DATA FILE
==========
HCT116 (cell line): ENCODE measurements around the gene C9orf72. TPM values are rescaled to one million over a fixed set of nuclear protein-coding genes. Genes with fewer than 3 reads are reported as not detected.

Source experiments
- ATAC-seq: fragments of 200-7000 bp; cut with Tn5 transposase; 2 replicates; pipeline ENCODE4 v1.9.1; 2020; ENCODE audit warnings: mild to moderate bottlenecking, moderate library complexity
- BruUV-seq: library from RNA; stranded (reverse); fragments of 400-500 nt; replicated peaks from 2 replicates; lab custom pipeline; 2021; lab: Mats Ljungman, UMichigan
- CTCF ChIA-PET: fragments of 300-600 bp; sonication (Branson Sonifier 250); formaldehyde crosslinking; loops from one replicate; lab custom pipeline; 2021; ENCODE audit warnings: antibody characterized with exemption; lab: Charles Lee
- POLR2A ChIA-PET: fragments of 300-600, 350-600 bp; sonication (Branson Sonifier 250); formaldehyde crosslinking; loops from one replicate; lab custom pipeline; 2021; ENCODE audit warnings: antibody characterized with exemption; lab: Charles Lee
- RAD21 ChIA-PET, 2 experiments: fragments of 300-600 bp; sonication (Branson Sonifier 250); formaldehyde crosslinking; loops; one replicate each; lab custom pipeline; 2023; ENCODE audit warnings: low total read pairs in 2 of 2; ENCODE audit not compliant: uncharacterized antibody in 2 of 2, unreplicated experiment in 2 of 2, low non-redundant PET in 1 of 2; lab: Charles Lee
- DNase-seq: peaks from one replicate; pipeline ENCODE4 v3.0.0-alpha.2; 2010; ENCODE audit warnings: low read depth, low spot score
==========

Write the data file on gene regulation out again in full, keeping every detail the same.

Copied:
HCT116 (cell line): ENCODE measurements around the gene C9orf72. TPM values are rescaled to one million over a fixed set of nuclear protein-coding genes. Genes with fewer than 3 reads are reported as not detected.

Source experiments
- ATAC-seq: fragments of 200-7000 bp; cut with Tn5 transposase; 2 replicates; pipeline ENCODE4 v1.9.1; 2020; ENCODE audit warnings: mild to moderate bottlenecking, moderate library complexity
- BruUV-seq: library from RNA; stranded (reverse); fragments of 400-500 nt; replicated peaks from 2 replicates; lab custom pipeline; 2021; lab: Mats Ljungman, UMichigan
- CTCF ChIA-PET: fragments of 300-600 bp; sonication (Branson Sonifier 250); formaldehyde crosslinking; loops from one replicate; lab custom pipeline; 2021; ENCODE audit warnings: antibody characterized with exemption; lab: Charles Lee
- POLR2A ChIA-PET: fragments of 300-600, 350-600 bp; sonication (Branson Sonifier 250); formaldehyde crosslinking; loops from one replicate; lab custom pipeline; 2021; ENCODE audit warnings: antibody characterized with exemption; lab: Charles Lee
- RAD21 ChIA-PET, 2 experiments: fragments of 300-600 bp; sonication (Branson Sonifier 250); formaldehyde crosslinking; loops; one replicate each; lab custom pipeline; 2023; ENCODE audit warnings: low total read pairs in 2 of 2; ENCODE audit not compliant: uncharacterized antibody in 2 of 2, unreplicated experiment in 2 of 2, low non-redundant PET in 1 of 2; lab: Charles Lee
- DNase-seq: peaks from one replicate; pipeline ENCODE4 v3.0.0-alpha.2; 2010; ENCODE audit warnings: low read depth, low spot score